Nigerian manufacturers say poor infrastructure and lack of access to Lagos ports are critical challenges that will de-market them as the African Continental Free Trade Area (AfCFTA) begins in January 2021.
Nigeria’s road network is full of potholes while railways are still at inchoate stages. Access roads to Apapa and Tin Can ports are becoming impassable due to congestions caused by trucks and heavy-duty vehicles.
Frank Onyebu, chairman, Manufacturers Association of Nigeria (MAN), Apapa branch, said that local manufacturers were not ready to participate in the trade agreement as they lacked the necessary policies and infrastructure to thrive amid such competition.
“Most of our manufacturers are hardworking and have, over the years, managed the numerous challenges they face daily, but they are not prepared at all for the trade agreement,” he said.
“We have a lot of problems in Nigeria, including infrastructure deficit, unfriendly business policies, the almost inaccessible ports, all of which have caused us to increase our cost of production as we have to solve the problems ourselves. Do we expect to thrive after opening our economy to other countries with greater advantage and better infrastructure?” he asked.
Onyebu pointed out that beyond the inaccessible ports, industrial areas were becoming crowded with trucks which have caused limited access, thereby discouraging customers from coming in. He added that already many manufacturing companies were either closing down or on the verge of collapsing.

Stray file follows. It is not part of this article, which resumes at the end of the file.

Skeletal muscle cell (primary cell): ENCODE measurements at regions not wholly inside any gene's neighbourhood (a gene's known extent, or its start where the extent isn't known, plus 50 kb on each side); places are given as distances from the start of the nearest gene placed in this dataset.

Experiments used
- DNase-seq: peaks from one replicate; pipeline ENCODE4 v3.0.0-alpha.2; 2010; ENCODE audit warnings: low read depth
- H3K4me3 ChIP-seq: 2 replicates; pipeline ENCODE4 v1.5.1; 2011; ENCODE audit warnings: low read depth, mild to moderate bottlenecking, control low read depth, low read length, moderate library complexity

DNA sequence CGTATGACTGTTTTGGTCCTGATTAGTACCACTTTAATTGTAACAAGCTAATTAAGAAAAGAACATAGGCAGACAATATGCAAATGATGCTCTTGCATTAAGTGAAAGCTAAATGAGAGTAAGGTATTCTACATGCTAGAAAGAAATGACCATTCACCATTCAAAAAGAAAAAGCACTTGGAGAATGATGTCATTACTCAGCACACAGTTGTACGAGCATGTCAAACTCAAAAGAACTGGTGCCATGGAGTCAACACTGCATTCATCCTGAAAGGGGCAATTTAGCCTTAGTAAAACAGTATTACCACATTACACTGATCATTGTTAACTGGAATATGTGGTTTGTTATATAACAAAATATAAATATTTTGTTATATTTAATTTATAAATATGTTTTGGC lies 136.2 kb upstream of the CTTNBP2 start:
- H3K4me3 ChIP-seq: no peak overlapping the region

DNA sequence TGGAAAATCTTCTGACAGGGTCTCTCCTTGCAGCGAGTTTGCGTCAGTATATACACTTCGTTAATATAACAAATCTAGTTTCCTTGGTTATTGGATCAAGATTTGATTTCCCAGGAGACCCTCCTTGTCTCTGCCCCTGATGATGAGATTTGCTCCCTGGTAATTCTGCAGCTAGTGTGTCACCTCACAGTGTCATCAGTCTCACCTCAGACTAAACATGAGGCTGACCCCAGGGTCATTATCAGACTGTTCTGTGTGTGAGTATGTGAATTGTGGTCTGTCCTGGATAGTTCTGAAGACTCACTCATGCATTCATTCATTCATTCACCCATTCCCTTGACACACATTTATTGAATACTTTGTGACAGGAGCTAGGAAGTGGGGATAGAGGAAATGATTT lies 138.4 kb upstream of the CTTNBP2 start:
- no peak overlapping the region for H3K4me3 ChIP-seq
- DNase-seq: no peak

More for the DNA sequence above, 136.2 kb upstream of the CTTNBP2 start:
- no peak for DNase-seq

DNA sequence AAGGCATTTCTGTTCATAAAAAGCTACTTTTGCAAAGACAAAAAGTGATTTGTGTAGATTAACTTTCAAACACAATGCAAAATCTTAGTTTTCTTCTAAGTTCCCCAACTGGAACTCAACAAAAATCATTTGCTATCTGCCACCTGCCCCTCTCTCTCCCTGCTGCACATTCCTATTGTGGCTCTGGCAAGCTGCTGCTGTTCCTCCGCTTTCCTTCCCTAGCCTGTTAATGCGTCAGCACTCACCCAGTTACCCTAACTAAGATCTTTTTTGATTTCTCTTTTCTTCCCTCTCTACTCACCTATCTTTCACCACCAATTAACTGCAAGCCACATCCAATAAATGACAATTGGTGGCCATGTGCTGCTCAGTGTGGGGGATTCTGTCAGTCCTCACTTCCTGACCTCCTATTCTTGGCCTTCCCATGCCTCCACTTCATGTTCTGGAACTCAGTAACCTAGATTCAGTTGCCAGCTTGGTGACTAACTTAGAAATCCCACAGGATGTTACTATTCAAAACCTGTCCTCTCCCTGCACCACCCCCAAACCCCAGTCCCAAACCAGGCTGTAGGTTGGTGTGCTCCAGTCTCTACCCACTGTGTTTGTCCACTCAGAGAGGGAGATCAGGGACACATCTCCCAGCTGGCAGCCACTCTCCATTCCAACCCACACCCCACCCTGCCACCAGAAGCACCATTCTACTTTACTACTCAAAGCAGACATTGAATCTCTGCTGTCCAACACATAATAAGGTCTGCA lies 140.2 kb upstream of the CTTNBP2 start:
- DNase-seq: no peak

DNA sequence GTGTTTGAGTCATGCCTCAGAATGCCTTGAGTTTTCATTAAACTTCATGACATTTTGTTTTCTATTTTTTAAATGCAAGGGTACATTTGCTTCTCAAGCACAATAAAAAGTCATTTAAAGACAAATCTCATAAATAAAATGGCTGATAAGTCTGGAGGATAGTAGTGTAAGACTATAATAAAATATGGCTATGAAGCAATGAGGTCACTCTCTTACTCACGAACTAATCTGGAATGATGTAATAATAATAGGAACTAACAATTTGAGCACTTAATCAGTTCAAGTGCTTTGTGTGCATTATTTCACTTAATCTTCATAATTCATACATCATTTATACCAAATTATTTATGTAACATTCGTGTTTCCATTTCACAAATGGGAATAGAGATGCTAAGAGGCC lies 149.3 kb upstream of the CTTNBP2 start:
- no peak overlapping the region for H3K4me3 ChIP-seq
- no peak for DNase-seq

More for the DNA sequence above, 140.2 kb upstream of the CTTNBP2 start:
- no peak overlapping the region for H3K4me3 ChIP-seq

He recommended that the government needed to put in urgent measures and policies that would aid the competitiveness of local manufacturers.
“Beyond that, the government should provide incentives that will boost productivity in the sector as well and ultimately address the infrastructure challenges,” Onyebu said.
He also said the border closure directive ought to be reviewed ahead of the AFCFTA because it would affect the volume of sales of local manufacturers with trade partners with neighbouring countries.
The Lagos Chamber of Commerce and Industry (LCCI) recently said 5,000 trucks seek access to Apapa and Tin Can ports in Lagos every day, despite that the two ports could only accommodate 1,500 trucks.
Nigeria loses N600 billion in customs revenue, $10 billion in non-oil export sector and N2.5 trillion in corporate earnings across various sectors on annual basis due to the poor state of Nigerian ports, the LCCI said in a report.
Muda Yusuf, director-general, Lagos Chamber of Commerce and Industry, said the AfCFTA would be challenging for local manufacturers, especially those in the micro, small, and medium scale enterprises (MSMEs) category, adding that the government was in a better position to help manufacturers thrive internally and externally.
“The issue is not so much with the manufacturers, but for government to provide the enabling environment to make Nigerian manufacturing sector competitive. What is paramount in international trade is competitiveness, in account of price and quality,” he explained.
He further said that there was an AFCTA Readiness Report prepared by a Committee set up by the federal government which made far-reaching recommendations on what the country needed to do to prepare Nigerian firms for the AFCTA.
“Regrettably, not much of the recommendation has been implemented,” Yusuf noted.